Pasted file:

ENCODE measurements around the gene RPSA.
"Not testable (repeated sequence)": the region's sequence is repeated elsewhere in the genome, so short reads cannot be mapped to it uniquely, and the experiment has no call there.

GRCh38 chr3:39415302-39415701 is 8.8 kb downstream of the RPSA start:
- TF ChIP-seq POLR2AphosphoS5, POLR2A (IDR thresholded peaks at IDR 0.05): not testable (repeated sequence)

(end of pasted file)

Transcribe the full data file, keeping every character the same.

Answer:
ENCODE measurements around the gene RPSA.
"Not testable (repeated sequence)": the region's sequence is repeated elsewhere in the genome, so short reads cannot be mapped to it uniquely, and the experiment has no call there.

GRCh38 chr3:39415302-39415701 is 8.8 kb downstream of the RPSA start:
- TF ChIP-seq POLR2AphosphoS5, POLR2A (IDR thresholded peaks at IDR 0.05): not testable (repeated sequence)